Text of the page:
When Edward Snowden flew to Hong Kong with thumb-drives full of damning US government documents, he assumed his freedom was forfeit: he didn't even make an escape plan. Read the rest
19 of the 35 seats up for grabs in Hong Kong's legislative election went to pro-democracy candidates who have vowed to continue the fight for autonomy from Beijing and its program of censorship, surveillance, and autocratic authoritarianism. Read the rest
Qrcode is a github-hosted, Chinese Python project for GNU/Linux and Windows that takes sentences and URLs and creates "artistic" colored and animated QR codes that actually scan. Read the rest
According to Wind Power Monthly:
The route to the government-sponsored Baoding Mountain Wind Farm is 5.5 km long, and includes 212 turns and slopes as steep as 30 degrees. The journey with each blade took five hours, and the drivers had to negotiate the load through villages with buildings on either side of the road, and high voltage power lines. The blades are 52.4 metres long, and weigh over 12 tons.
Gordon Tang and Huaidan Chen -- Chinese nationals who live in Singapore -- own a global property speculation and development empire whose US branch is called American Pacific International Capital Inc. They followed a recipe set out in a memo by Charlie Spies, a top Republican lawyer, in order to funnel $1.3M to Jeb Bush's PAC, then Tang offered a reporter for the Intercept $200,000 not to mention that he had been investigated for smuggling, tax evasion and bribery by the Chinese government. Read the rest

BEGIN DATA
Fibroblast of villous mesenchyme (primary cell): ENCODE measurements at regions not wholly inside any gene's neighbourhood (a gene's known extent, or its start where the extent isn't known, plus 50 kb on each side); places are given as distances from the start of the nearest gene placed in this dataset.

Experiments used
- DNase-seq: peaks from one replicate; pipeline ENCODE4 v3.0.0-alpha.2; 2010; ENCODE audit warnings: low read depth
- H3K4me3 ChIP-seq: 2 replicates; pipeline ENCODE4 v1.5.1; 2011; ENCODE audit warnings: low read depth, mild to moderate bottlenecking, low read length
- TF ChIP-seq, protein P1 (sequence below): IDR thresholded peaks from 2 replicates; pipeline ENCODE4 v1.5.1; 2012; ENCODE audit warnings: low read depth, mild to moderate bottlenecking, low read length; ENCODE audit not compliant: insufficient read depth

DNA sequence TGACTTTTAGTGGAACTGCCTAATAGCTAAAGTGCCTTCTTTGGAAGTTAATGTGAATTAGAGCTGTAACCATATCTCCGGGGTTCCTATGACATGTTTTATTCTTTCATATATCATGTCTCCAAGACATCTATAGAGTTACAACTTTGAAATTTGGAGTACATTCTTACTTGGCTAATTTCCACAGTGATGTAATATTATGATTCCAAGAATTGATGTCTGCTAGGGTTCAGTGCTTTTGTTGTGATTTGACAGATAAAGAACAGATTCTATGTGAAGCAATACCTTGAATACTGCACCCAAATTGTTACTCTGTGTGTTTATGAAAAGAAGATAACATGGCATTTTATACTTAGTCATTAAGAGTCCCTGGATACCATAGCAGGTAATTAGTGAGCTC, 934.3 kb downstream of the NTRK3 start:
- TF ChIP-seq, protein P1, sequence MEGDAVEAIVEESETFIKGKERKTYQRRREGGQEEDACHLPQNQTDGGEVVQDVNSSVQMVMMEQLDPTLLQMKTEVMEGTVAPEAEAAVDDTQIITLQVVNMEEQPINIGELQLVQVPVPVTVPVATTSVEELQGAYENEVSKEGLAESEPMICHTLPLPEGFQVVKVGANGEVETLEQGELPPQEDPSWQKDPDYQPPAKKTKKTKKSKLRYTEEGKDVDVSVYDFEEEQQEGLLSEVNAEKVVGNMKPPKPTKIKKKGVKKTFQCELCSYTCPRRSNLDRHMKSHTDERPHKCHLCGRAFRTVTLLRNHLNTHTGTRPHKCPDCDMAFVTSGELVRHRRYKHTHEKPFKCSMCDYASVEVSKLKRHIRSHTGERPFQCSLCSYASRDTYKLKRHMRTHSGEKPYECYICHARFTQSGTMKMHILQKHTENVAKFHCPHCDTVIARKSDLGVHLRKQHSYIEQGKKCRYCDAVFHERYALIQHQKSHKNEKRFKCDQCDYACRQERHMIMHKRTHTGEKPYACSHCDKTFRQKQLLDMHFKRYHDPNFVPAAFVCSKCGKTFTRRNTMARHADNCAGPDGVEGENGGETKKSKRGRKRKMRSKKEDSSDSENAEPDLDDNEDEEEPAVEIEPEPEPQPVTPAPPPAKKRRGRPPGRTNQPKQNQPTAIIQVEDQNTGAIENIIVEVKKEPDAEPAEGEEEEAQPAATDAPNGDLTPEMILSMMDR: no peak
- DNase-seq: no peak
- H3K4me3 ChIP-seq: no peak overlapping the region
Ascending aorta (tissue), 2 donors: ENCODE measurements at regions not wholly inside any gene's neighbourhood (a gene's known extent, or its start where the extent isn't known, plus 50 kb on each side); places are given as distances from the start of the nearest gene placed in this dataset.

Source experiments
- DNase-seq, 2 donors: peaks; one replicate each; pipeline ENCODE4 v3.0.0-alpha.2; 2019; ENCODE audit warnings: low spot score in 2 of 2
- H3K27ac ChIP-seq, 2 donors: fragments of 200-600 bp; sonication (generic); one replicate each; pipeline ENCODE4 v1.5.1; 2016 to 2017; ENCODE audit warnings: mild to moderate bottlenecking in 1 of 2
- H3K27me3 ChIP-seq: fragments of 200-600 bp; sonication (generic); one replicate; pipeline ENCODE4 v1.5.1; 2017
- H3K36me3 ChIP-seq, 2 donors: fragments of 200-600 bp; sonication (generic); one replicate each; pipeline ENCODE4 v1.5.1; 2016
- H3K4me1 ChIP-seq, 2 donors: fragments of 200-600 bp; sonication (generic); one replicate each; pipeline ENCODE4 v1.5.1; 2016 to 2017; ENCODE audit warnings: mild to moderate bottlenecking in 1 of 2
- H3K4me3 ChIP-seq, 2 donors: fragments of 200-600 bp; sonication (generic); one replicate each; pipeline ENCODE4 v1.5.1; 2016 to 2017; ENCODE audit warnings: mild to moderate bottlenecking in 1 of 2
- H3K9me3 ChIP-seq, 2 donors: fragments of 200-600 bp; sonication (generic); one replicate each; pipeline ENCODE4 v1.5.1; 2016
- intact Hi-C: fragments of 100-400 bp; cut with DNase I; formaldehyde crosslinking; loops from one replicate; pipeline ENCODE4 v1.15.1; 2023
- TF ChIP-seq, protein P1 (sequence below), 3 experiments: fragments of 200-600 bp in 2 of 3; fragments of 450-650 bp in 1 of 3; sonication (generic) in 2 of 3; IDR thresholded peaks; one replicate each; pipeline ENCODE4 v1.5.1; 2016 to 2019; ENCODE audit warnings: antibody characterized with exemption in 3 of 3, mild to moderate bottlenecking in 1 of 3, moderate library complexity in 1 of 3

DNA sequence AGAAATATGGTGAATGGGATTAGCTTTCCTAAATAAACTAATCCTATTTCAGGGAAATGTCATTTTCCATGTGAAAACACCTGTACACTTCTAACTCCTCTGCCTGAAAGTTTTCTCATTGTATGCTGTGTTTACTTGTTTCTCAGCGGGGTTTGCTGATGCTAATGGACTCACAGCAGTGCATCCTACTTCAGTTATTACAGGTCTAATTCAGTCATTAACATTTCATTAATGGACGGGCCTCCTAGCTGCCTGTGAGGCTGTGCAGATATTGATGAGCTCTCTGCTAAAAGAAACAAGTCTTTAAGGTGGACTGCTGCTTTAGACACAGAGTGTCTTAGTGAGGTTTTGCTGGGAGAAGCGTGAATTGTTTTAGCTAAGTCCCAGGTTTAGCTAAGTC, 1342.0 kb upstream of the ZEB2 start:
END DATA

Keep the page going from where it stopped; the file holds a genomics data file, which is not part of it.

2014's Umbrella Revolution in Hong Kong was an uprising over the Chinese government's announcement that it would exercise a veto over who could stand for election to the Hong Kong legislature (as Boss Tweed said, "I don't care who does the electing, so long as I get to do the nominating."). Read the rest
China's Transit Elevated Bus (TEB), a trippy transport that straddles the traffic below it, had its first test run yesterday in Qinhuangdao, Hebei province. It was a very short trip, just 300 meters. According to Shanghaiist, an engineer on the project says that eventually the TEB "will be able to carry up to 1,200 passengers and travel at 60 kilometers per hour." It's expected to take one year to build out a practical version.
A Dutch man who flew to China to meet his mysterious online girlfriend ended up stuck in the airport for 10 days, eventually being taken to hospital for exhaustion. He'd surprised his companion of two months with plane tickets, reports the BBC, but she never showed up.
On Chinese social media, the majority of users were keen to point out the apparent absurdity of the man's actions.
The hashtag "Foreign man went to Changsha to meet his online girlfriend" has been trending on micro-blogging site Weibo.
"He must be stupid, why would anyone do this?" asked one user.
"Doesn't he know that everything in China is fake?" said another.
Look at the man's photo and tell me that Steve Buscemi shouldn't play him in the movie. Read the rest
In the wake of the Permanent Court of Arbitration ruling that China had been stealing islands in the South China, the Xi Jinping administration's propaganda machine went into overdrive to whip up patriotic sentiment in China, with a massive wave of anti-American and anti-Japanese sentiment. Read the rest